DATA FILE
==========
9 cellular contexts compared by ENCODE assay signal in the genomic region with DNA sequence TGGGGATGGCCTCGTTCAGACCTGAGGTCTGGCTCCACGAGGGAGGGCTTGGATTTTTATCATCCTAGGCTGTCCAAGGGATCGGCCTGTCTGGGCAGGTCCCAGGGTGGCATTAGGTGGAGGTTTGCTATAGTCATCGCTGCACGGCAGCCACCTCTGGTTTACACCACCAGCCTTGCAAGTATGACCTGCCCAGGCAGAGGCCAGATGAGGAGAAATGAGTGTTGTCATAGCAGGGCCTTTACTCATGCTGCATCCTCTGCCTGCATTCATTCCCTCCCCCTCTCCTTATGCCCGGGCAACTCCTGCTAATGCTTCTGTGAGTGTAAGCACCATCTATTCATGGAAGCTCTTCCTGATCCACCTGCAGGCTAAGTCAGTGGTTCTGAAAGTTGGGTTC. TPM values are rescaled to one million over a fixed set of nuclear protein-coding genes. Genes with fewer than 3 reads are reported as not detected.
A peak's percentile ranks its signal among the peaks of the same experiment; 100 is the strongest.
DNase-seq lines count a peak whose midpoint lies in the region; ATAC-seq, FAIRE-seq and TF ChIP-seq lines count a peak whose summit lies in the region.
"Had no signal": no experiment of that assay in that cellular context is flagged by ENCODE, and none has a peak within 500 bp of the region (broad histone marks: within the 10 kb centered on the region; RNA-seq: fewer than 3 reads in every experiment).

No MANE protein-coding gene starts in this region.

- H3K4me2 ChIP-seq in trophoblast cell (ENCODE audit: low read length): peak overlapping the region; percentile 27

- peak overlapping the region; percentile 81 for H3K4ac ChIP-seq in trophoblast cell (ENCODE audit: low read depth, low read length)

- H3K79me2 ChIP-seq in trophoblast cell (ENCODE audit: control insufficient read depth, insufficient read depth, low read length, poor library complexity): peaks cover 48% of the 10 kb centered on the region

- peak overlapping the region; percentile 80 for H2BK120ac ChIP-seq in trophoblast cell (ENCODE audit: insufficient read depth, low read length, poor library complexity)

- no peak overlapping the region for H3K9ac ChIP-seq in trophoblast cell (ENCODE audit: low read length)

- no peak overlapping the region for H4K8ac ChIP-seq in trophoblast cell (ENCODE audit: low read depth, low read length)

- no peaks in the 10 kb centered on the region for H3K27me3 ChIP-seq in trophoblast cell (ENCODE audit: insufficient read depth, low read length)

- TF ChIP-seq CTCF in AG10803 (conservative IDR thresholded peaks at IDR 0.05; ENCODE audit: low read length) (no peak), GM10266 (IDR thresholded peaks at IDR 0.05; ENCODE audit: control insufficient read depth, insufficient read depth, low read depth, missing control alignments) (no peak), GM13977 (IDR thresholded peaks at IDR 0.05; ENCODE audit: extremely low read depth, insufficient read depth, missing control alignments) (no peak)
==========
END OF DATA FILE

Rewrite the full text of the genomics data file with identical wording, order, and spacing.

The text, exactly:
9 cellular contexts compared by ENCODE assay signal in the genomic region with DNA sequence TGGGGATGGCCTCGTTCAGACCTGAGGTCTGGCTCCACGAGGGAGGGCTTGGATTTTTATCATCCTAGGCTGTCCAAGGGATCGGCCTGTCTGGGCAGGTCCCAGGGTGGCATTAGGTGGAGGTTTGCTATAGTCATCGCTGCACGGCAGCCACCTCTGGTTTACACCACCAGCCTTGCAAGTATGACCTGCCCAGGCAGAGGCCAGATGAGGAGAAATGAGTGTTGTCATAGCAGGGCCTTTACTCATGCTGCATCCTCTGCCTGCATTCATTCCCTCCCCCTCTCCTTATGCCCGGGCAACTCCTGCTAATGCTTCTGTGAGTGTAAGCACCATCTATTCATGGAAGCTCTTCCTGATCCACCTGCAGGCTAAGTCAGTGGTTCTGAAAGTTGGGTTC. TPM values are rescaled to one million over a fixed set of nuclear protein-coding genes. Genes with fewer than 3 reads are reported as not detected.
A peak's percentile ranks its signal among the peaks of the same experiment; 100 is the strongest.
DNase-seq lines count a peak whose midpoint lies in the region; ATAC-seq, FAIRE-seq and TF ChIP-seq lines count a peak whose summit lies in the region.
"Had no signal": no experiment of that assay in that cellular context is flagged by ENCODE, and none has a peak within 500 bp of the region (broad histone marks: within the 10 kb centered on the region; RNA-seq: fewer than 3 reads in every experiment).

No MANE protein-coding gene starts in this region.

- H3K4me2 ChIP-seq in trophoblast cell (ENCODE audit: low read length): peak overlapping the region; percentile 27

- peak overlapping the region; percentile 81 for H3K4ac ChIP-seq in trophoblast cell (ENCODE audit: low read depth, low read length)

- H3K79me2 ChIP-seq in trophoblast cell (ENCODE audit: control insufficient read depth, insufficient read depth, low read length, poor library complexity): peaks cover 48% of the 10 kb centered on the region

- peak overlapping the region; percentile 80 for H2BK120ac ChIP-seq in trophoblast cell (ENCODE audit: insufficient read depth, low read length, poor library complexity)

- no peak overlapping the region for H3K9ac ChIP-seq in trophoblast cell (ENCODE audit: low read length)

- no peak overlapping the region for H4K8ac ChIP-seq in trophoblast cell (ENCODE audit: low read depth, low read length)

- no peaks in the 10 kb centered on the region for H3K27me3 ChIP-seq in trophoblast cell (ENCODE audit: insufficient read depth, low read length)

- TF ChIP-seq CTCF in AG10803 (conservative IDR thresholded peaks at IDR 0.05; ENCODE audit: low read length) (no peak), GM10266 (IDR thresholded peaks at IDR 0.05; ENCODE audit: control insufficient read depth, insufficient read depth, low read depth, missing control alignments) (no peak), GM13977 (IDR thresholded peaks at IDR 0.05; ENCODE audit: extremely low read depth, insufficient read depth, missing control alignments) (no peak)